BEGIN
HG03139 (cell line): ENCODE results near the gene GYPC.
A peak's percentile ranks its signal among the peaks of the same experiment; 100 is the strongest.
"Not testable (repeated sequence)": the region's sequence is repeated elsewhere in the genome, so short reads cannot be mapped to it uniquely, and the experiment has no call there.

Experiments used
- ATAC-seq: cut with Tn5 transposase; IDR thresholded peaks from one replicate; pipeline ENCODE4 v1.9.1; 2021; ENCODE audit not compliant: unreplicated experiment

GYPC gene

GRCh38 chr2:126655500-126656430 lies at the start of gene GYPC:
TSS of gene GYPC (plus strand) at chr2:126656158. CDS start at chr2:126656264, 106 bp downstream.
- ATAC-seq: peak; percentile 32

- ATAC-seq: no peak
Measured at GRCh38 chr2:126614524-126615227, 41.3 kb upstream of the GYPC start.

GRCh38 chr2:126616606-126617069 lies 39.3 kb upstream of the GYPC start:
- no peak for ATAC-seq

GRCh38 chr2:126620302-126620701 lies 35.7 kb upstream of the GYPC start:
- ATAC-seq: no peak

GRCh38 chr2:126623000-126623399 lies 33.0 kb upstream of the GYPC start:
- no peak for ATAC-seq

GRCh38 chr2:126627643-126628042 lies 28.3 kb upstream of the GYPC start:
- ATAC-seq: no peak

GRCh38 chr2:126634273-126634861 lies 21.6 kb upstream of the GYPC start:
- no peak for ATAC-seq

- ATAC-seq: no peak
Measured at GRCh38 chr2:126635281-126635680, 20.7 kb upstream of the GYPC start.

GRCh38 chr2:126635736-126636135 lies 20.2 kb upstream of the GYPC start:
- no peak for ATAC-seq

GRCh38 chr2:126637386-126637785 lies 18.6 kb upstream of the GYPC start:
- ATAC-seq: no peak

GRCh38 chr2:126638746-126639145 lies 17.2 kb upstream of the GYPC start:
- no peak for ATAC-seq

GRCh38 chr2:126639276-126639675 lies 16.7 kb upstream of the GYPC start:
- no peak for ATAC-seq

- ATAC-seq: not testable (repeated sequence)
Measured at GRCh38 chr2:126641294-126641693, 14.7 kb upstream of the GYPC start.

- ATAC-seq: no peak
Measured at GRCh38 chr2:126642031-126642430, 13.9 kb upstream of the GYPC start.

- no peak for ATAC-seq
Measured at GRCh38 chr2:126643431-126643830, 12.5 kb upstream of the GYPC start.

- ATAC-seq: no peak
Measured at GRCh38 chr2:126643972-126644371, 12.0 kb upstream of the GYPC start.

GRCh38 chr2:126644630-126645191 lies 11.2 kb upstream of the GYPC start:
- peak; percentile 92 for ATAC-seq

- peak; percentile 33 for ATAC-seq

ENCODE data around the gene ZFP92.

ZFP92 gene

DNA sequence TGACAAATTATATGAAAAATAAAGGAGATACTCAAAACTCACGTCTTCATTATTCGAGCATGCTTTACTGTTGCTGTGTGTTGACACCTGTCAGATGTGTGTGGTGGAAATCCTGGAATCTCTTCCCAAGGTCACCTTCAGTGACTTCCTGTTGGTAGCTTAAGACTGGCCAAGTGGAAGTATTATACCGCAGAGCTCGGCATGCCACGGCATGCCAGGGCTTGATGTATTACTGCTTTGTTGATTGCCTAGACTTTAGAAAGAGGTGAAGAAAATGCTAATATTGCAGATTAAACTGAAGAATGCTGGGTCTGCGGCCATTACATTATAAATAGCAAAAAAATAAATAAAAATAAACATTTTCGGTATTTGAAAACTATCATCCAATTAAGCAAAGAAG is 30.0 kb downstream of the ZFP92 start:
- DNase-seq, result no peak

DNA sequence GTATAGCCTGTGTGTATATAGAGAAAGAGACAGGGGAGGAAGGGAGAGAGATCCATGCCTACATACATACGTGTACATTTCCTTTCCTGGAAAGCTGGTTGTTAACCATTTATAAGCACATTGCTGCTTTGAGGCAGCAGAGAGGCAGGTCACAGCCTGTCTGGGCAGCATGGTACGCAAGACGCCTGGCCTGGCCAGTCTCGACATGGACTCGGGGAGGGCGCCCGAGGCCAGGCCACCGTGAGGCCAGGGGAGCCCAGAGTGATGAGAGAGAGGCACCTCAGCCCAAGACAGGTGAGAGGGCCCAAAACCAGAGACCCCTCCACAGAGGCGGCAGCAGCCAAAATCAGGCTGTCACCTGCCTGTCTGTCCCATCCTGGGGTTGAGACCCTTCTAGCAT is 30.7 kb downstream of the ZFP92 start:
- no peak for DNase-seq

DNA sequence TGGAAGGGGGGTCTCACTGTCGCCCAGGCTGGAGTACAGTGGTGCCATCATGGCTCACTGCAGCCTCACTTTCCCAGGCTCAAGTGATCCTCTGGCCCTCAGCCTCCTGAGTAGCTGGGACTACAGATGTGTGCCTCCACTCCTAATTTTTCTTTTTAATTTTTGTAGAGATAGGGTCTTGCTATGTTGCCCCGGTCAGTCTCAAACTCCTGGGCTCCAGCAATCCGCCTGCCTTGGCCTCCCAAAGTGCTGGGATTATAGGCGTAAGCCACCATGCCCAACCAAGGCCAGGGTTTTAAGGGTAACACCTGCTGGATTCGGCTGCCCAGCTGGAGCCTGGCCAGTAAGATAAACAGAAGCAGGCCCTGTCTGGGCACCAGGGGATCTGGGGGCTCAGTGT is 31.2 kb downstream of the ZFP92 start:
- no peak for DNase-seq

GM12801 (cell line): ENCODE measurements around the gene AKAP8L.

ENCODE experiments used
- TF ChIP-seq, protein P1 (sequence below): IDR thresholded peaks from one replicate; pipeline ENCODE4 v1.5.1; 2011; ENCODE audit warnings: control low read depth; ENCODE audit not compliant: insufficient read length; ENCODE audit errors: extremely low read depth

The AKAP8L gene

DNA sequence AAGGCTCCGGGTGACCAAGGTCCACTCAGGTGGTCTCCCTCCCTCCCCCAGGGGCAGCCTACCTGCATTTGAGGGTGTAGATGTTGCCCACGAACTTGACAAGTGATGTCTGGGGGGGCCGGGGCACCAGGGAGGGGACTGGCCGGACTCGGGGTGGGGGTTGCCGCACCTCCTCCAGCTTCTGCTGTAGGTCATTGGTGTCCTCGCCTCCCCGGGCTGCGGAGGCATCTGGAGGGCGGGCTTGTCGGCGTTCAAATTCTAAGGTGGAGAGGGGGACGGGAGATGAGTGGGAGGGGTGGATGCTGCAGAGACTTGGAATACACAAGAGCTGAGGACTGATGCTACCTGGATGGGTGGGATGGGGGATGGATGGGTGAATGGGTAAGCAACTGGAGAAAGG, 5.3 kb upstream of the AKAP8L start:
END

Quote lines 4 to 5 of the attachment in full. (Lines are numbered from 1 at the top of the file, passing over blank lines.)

Experiments used
- ATAC-seq: cut with Tn5 transposase; IDR thresholded peaks from one replicate; pipeline ENCODE4 v1.9.1; 2021; ENCODE audit not compliant: unreplicated experiment